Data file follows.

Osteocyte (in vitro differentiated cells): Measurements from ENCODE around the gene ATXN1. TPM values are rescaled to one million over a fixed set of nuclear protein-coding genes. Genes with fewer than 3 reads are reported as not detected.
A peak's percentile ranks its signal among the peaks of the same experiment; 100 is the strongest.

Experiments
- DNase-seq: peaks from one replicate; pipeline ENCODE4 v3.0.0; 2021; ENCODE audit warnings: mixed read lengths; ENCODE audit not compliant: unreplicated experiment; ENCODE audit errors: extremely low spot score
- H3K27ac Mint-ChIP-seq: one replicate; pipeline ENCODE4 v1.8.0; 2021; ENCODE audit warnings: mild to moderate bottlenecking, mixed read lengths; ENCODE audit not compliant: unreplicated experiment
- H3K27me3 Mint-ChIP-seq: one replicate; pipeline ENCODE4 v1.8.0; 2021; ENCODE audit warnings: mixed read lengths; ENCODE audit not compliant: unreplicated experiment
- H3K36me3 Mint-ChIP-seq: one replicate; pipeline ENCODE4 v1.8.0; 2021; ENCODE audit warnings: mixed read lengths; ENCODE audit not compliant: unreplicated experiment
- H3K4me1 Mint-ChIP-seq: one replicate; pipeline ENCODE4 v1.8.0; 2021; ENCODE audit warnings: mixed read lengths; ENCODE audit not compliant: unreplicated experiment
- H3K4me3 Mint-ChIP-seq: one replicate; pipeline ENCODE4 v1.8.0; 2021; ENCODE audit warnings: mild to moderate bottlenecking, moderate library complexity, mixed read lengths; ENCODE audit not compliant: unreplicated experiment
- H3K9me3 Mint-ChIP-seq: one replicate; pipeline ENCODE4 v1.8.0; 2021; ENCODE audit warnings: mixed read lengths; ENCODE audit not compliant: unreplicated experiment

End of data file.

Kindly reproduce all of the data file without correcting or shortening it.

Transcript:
Osteocyte (in vitro differentiated cells): Measurements from ENCODE around the gene ATXN1. TPM values are rescaled to one million over a fixed set of nuclear protein-coding genes. Genes with fewer than 3 reads are reported as not detected.
A peak's percentile ranks its signal among the peaks of the same experiment; 100 is the strongest.

Experiments
- DNase-seq: peaks from one replicate; pipeline ENCODE4 v3.0.0; 2021; ENCODE audit warnings: mixed read lengths; ENCODE audit not compliant: unreplicated experiment; ENCODE audit errors: extremely low spot score
- H3K27ac Mint-ChIP-seq: one replicate; pipeline ENCODE4 v1.8.0; 2021; ENCODE audit warnings: mild to moderate bottlenecking, mixed read lengths; ENCODE audit not compliant: unreplicated experiment
- H3K27me3 Mint-ChIP-seq: one replicate; pipeline ENCODE4 v1.8.0; 2021; ENCODE audit warnings: mixed read lengths; ENCODE audit not compliant: unreplicated experiment
- H3K36me3 Mint-ChIP-seq: one replicate; pipeline ENCODE4 v1.8.0; 2021; ENCODE audit warnings: mixed read lengths; ENCODE audit not compliant: unreplicated experiment
- H3K4me1 Mint-ChIP-seq: one replicate; pipeline ENCODE4 v1.8.0; 2021; ENCODE audit warnings: mixed read lengths; ENCODE audit not compliant: unreplicated experiment
- H3K4me3 Mint-ChIP-seq: one replicate; pipeline ENCODE4 v1.8.0; 2021; ENCODE audit warnings: mild to moderate bottlenecking, moderate library complexity, mixed read lengths; ENCODE audit not compliant: unreplicated experiment
- H3K9me3 Mint-ChIP-seq: one replicate; pipeline ENCODE4 v1.8.0; 2021; ENCODE audit warnings: mixed read lengths; ENCODE audit not compliant: unreplicated experiment